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Ergonomic comparison of laparoscopic hand instruments in a single site surgery simulator with novices.
Minim Invasive Ther Allied Technol. 2015 Apr; 24(2):68-76.MI

Abstract

BACKGROUND

Single-site surgery improves cosmesis but increases procedural difficulty. Enhanced instruments could improve procedural efficiency leading to better patient outcomes.

MATERIAL AND METHODS

One pair of non-articulating (straight) and two different pairs of articulating laparoscopic instruments were evaluated using a peg-transfer surgical task simulator by premedical college students. The instruments were comparatively tested using task performance measures, ergonomic measures, and participant questionnaires.

RESULTS

The straight instrument produced significantly higher task performance scores and lower task times compared to both articulating instruments (p < 0.05). The straight instrument required less muscle activation and less wrist deviation than the articulating instruments to perform the same task. Participants rated the straight instrument significantly easier to use and less difficult to complete the task than with either articulating instrument (p < 0.05 for both).

CONCLUSIONS

This exploratory study suggests that novices have difficulty using articulating instruments and perform better using straight laparoscopic instruments when first attempting LESS surgical tasks. Although a study with post-graduate medical trainees is needed to confirm these results, trainees should initially practice LESS with non-articulating instruments to gain proficiency at basic laparoscopic tasks. Additionally, redesigning articulating instruments to specifically address the spatial constraints and learning curve of LESS may also improve trainee performance and instrument usability.

Authors+Show Affiliations

University of Nebraska Medical Center , Omaha, NE , USA.No affiliation info availableNo affiliation info availableNo affiliation info availableNo affiliation info availableNo affiliation info availableNo affiliation info available

Pub Type(s)

Comparative Study
Journal Article
Research Support, Non-U.S. Gov't

Language

eng

PubMed ID

25142199

Citation

Riggle, Jakeb D., et al. "Ergonomic Comparison of Laparoscopic Hand Instruments in a Single Site Surgery Simulator With Novices." Minimally Invasive Therapy & Allied Technologies : MITAT : Official Journal of the Society for Minimally Invasive Therapy, vol. 24, no. 2, 2015, pp. 68-76.
Riggle JD, Miller EE, McCrory B, et al. Ergonomic comparison of laparoscopic hand instruments in a single site surgery simulator with novices. Minim Invasive Ther Allied Technol. 2015;24(2):68-76.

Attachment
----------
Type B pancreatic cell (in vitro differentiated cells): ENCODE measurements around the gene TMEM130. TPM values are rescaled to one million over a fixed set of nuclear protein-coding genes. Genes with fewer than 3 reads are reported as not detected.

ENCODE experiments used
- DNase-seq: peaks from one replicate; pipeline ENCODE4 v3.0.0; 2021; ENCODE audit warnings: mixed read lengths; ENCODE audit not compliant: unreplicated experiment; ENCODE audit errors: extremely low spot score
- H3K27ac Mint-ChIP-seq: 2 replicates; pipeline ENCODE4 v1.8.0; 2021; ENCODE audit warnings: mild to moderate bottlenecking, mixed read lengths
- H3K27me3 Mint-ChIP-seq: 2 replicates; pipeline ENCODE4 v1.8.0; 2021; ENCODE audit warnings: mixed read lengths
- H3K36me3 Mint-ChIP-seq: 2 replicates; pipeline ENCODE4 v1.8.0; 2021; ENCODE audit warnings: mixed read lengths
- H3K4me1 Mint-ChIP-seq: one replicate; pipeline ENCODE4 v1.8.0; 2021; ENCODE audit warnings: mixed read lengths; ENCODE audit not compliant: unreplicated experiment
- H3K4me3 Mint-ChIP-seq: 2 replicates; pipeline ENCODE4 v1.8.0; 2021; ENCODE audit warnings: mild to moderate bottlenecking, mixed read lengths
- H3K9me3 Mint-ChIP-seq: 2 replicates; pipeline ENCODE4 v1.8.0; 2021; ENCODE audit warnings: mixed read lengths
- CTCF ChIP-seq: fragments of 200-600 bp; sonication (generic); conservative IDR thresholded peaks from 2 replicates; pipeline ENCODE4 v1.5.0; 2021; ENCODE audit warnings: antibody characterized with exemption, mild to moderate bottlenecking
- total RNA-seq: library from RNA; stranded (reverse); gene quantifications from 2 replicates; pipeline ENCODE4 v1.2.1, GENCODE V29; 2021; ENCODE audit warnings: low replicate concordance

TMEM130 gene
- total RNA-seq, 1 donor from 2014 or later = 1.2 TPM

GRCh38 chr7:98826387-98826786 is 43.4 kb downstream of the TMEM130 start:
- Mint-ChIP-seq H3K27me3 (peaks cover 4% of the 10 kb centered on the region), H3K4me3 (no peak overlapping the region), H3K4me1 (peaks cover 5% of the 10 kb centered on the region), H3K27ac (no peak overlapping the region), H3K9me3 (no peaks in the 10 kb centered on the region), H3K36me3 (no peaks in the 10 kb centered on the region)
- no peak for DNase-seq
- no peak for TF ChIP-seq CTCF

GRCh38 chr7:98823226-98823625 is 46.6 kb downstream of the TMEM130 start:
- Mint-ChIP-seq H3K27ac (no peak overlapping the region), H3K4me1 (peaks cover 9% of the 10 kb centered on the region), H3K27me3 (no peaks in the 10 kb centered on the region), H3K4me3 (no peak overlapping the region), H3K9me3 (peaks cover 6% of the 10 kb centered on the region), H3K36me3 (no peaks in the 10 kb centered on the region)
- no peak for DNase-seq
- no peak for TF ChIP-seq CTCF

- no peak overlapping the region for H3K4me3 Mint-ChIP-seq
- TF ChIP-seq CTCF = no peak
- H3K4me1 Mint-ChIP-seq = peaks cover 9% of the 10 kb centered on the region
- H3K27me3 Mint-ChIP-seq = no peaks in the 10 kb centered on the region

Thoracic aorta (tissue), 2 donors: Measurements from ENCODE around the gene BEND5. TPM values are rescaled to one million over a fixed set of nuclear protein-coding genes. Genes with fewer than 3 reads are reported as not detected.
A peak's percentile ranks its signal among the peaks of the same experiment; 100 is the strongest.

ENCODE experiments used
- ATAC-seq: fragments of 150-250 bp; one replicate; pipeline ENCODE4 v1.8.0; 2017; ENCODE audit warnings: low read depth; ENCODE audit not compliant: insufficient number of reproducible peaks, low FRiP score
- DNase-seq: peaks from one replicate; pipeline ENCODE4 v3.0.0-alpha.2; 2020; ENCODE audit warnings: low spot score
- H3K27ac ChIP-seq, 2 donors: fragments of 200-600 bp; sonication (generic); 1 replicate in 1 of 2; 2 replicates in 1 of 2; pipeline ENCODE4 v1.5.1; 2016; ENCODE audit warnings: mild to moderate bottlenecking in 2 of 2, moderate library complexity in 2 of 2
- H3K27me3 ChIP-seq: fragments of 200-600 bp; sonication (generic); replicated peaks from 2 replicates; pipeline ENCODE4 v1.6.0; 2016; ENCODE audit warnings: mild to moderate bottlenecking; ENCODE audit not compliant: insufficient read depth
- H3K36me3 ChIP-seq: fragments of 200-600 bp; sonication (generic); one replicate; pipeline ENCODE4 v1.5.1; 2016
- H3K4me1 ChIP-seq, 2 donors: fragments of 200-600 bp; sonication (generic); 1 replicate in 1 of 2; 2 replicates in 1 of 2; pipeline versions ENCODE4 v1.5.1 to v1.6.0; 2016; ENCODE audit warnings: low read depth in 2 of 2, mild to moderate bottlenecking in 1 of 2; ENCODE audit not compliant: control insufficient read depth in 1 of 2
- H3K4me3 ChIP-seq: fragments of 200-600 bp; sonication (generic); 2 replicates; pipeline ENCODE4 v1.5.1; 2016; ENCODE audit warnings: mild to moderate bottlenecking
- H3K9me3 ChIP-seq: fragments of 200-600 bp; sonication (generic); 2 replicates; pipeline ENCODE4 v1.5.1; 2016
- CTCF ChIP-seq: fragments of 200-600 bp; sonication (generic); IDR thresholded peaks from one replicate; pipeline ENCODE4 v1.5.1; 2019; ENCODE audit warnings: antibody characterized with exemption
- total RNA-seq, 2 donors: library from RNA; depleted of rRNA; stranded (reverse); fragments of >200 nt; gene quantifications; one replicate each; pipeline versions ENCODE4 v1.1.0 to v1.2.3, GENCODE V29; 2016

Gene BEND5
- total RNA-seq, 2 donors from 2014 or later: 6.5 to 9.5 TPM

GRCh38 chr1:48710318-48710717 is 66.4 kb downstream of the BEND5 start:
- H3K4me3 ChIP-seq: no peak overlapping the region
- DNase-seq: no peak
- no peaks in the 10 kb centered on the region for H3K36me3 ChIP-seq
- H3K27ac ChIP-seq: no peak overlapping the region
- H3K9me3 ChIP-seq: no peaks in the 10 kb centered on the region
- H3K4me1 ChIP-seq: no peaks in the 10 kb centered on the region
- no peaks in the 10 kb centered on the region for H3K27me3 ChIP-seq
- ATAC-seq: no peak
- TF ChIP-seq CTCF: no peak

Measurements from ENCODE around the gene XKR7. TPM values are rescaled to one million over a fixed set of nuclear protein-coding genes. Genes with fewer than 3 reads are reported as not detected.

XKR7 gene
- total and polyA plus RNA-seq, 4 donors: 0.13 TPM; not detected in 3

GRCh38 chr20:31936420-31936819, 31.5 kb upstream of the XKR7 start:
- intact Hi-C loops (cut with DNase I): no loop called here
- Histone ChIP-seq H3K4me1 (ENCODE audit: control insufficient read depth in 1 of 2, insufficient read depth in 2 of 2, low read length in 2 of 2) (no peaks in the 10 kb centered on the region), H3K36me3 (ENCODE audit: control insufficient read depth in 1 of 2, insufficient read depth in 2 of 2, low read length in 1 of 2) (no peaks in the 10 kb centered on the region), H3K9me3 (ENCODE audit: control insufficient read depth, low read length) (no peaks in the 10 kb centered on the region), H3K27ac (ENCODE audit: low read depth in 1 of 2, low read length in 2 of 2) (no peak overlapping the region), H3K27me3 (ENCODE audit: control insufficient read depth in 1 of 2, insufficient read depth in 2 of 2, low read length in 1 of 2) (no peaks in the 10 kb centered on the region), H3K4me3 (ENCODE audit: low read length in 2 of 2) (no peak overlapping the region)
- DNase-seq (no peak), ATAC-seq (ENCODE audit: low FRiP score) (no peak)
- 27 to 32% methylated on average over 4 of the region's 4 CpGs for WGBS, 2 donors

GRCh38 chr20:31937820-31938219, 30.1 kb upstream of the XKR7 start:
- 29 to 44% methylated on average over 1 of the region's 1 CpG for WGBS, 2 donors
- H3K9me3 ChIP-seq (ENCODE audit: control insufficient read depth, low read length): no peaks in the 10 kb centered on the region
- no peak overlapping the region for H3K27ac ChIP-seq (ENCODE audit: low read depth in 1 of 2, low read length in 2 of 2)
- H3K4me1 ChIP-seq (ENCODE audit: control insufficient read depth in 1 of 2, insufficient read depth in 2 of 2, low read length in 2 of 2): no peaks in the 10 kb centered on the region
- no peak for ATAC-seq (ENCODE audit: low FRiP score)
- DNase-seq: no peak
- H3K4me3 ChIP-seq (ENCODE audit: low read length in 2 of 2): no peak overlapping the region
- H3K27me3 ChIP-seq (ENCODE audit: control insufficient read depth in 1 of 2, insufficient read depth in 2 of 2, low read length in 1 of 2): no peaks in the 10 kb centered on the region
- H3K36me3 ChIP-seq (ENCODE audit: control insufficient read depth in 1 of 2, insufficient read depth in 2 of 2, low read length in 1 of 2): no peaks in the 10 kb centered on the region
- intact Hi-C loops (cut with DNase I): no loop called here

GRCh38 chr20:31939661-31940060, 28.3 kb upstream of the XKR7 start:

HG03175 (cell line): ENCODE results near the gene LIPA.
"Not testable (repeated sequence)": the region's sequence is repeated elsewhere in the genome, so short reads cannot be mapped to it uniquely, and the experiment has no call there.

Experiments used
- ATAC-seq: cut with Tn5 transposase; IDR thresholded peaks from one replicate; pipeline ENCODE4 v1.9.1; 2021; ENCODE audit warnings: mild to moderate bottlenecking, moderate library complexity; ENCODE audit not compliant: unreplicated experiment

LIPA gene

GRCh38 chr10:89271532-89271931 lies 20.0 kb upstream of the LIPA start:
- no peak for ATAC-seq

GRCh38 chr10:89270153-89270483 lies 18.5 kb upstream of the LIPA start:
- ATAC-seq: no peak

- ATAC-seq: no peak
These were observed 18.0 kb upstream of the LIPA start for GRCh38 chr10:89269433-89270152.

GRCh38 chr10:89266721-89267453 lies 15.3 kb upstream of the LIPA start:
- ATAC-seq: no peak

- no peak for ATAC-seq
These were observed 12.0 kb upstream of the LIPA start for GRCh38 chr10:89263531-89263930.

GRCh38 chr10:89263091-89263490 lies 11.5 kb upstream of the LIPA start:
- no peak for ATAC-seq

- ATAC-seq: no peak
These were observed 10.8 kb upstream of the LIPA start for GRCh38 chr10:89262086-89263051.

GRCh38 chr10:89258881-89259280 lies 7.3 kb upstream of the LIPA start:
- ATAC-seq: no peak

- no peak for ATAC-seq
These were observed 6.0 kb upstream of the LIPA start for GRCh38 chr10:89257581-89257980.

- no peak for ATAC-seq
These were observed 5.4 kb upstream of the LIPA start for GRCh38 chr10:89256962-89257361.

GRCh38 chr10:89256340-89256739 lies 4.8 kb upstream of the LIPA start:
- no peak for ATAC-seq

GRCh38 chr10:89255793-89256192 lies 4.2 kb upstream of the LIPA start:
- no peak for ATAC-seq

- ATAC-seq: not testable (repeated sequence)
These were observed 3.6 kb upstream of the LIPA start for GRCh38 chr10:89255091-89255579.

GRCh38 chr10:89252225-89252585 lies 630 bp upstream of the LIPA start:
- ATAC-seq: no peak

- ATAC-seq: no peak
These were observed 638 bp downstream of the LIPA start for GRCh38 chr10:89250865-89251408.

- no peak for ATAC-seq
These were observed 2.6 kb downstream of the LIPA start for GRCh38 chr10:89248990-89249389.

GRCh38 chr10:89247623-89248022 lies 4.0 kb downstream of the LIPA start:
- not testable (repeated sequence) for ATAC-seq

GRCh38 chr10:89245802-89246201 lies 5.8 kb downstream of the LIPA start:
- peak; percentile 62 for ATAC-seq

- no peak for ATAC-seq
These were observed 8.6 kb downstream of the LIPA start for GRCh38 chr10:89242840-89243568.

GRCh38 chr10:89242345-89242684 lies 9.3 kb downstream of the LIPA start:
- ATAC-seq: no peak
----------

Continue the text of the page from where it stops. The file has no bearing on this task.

Riggle, J. D., Miller, E. E., McCrory, B., Meitl, A., Lim, E., Hallbeck, M. S., & LaGrange, C. A. (2015). Ergonomic comparison of laparoscopic hand instruments in a single site surgery simulator with novices. Minimally Invasive Therapy & Allied Technologies : MITAT : Official Journal of the Society for Minimally Invasive Therapy, 24(2), 68-76. https://doi.org/10.3109/13645706.2014.946426
Riggle JD, et al. Ergonomic Comparison of Laparoscopic Hand Instruments in a Single Site Surgery Simulator With Novices. Minim Invasive Ther Allied Technol. 2015;24(2):68-76. PubMed PMID: 25142199.
* Article titles in AMA citation format should be in sentence-case
TY - JOUR T1 - Ergonomic comparison of laparoscopic hand instruments in a single site surgery simulator with novices. AU - Riggle,Jakeb D, AU - Miller,Emily E, AU - McCrory,Bernadette, AU - Meitl,Alex, AU - Lim,Eric, AU - Hallbeck,M Susan, AU - LaGrange,Chad A, Y1 - 2014/08/21/ PY - 2014/8/22/entrez PY - 2014/8/22/pubmed PY - 2016/1/27/medline KW - SILS KW - ergonomics KW - simulation KW - single access laparoscopic surgery laparoscopic instruments SP - 68 EP - 76 JF - Minimally invasive therapy & allied technologies : MITAT : official journal of the Society for Minimally Invasive Therapy JO - Minim Invasive Ther Allied Technol VL - 24 IS - 2 N2 - BACKGROUND: Single-site surgery improves cosmesis but increases procedural difficulty. Enhanced instruments could improve procedural efficiency leading to better patient outcomes. MATERIAL AND METHODS: One pair of non-articulating (straight) and two different pairs of articulating laparoscopic instruments were evaluated using a peg-transfer surgical task simulator by premedical college students. The instruments were comparatively tested using task performance measures, ergonomic measures, and participant questionnaires. RESULTS: The straight instrument produced significantly higher task performance scores and lower task times compared to both articulating instruments (p < 0.05). The straight instrument required less muscle activation and less wrist deviation than the articulating instruments to perform the same task. Participants rated the straight instrument significantly easier to use and less difficult to complete the task than with either articulating instrument (p < 0.05 for both). CONCLUSIONS: This exploratory study suggests that novices have difficulty using articulating instruments and perform better using straight laparoscopic instruments when first attempting LESS surgical tasks. Although a study with post-graduate medical trainees is needed to confirm these results, trainees should initially practice LESS with non-articulating instruments to gain proficiency at basic laparoscopic tasks. Additionally, redesigning articulating instruments to specifically address the spatial constraints and learning curve of LESS may also improve trainee performance and instrument usability. SN - 1365-2931 UR - https://www.unboundmedicine.com/medline/citation/25142199/Ergonomic_comparison_of_laparoscopic_hand_instruments_in_a_single_site_surgery_simulator_with_novices_ L2 - https://www.tandfonline.com/doi/full/10.3109/13645706.2014.946426 DB - PRIME DP - Unbound Medicine ER -